I agree that they function in this manner, but they also impart a clear sense of just what was at stake for African Americans in the war and their central role in forging that “new birth of freedom.”  Masur too easily ignores this and instead offers up her own imagined scenes that she believes could have been used in the film to bring it more in line with current historiography.

Masur closes with the following:

We’re all entitled to imagine how we would make a blockbuster film about Abraham Lincoln—what scenes we’d include and what messages we’d drive home. No one, however, commands the resources, wherewithal, and audience of Spielberg and Kushner. Their power to shape our collective understanding of race and democracy is enormous. Their historical dreams and fantasies matter more than ours. That’s why it would have been nice if they had gotten this part of the story right.

Indeed, and perhaps that is what this comes down to.  What we see in this critique as well as others is the continued tension between biography and social history.  It’s not simply that Masur wants more voices, what she appears to want is a different kind of story/narrative altogether.

Review of Lincoln at the Atlantic

Thanks to my editor, Jennie Rothenberg Gritz, for cobbling together an appropriate movie review from my last few posts for my column at the Atlantic.  She saved me a couple of hours of work that I don’t have this week.  For this historian and history educator, the amount of coverage that this movie has received is incredibly encouraging.  I’ve heard from folks from all over the country who have seen the movie and who have reported that audiences applauded at the end.  They applauded even in places like Alabama and Mississippi. :-)  Let’s face it, the release of this movie will be remembered as the most important event of the Civil War Sesquicentennial.  If you are interested in reading more reviews and commentary, I highly recommend Donald Shaffer and Louis Masur.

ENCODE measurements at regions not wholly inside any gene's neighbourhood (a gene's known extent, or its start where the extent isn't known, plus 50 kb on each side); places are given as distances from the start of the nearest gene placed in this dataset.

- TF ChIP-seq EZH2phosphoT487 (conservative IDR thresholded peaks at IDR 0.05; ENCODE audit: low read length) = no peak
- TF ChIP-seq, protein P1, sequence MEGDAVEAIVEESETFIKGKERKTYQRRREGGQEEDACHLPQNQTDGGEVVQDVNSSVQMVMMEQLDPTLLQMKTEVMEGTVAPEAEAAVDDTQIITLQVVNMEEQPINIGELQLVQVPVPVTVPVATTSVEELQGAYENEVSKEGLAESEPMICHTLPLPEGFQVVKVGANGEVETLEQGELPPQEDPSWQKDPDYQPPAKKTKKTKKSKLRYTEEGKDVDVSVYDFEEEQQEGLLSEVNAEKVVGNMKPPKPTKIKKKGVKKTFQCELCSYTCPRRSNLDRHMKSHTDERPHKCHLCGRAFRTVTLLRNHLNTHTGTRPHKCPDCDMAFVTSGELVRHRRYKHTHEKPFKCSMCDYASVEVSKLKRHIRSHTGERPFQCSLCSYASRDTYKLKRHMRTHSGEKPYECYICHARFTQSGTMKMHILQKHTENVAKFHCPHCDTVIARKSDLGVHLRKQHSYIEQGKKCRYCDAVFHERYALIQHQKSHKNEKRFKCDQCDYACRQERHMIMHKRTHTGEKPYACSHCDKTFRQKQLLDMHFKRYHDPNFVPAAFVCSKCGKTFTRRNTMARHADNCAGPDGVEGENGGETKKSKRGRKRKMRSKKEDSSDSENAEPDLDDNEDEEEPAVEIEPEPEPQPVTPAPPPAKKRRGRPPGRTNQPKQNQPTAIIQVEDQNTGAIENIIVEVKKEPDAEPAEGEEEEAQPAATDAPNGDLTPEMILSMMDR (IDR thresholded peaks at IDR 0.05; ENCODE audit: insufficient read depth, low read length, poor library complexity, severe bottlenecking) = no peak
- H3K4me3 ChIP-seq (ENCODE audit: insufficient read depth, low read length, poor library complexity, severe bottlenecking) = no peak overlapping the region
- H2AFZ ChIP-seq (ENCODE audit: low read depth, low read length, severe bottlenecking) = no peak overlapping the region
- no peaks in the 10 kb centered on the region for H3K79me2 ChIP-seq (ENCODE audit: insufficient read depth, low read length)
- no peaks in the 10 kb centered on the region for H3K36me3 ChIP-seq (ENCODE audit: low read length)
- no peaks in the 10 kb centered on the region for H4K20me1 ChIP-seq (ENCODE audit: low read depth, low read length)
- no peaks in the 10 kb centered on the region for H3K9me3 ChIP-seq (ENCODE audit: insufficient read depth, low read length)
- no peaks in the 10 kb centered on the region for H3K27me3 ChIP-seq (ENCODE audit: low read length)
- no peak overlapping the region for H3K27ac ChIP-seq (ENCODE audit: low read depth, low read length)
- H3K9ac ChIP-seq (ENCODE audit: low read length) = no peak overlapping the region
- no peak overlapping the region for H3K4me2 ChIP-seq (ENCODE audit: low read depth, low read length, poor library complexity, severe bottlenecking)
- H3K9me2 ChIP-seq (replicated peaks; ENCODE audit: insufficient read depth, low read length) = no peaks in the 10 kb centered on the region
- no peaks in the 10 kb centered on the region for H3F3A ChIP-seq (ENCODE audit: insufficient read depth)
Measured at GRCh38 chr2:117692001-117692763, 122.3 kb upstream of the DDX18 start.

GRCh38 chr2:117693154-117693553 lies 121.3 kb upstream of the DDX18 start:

Steven Spielberg and Tony Kushner Are Not Historians

Historians are stakeholders in anything that attempts to tell a story about or represent the past.  The vast majority of these stories pass us by innocently enough, but when the most popular Hollywood director makes a movie about Lincoln we watch and listen closely.  We don’t just watch, we also feel a strong need to educate the general public and point out interpretive shortcomings in popular films.  Spielberg’s Lincoln has certainly opened up the floodgates for Lincoln scholars and Civil War historians.  Over the past few days I’ve read numerous reviews by professional historians, both in print and in my circle of social media friends.  All of them are informative even if they tend to reflect individual research agendas much more than the movie itself.

I’ve already linked to a few reviews, but for this short post I am going to refrain from doing so because my point is not to put anyone on the spot or even to suggest that criticism of a Hollywood movie as historical interpretation is not welcome.  Over the years I have done it myself both on this blog and in print.  When there are gross oversights and distortions it is absolutely essential, but at what point do such reviews come down to nothing more than historians once again talking to one another?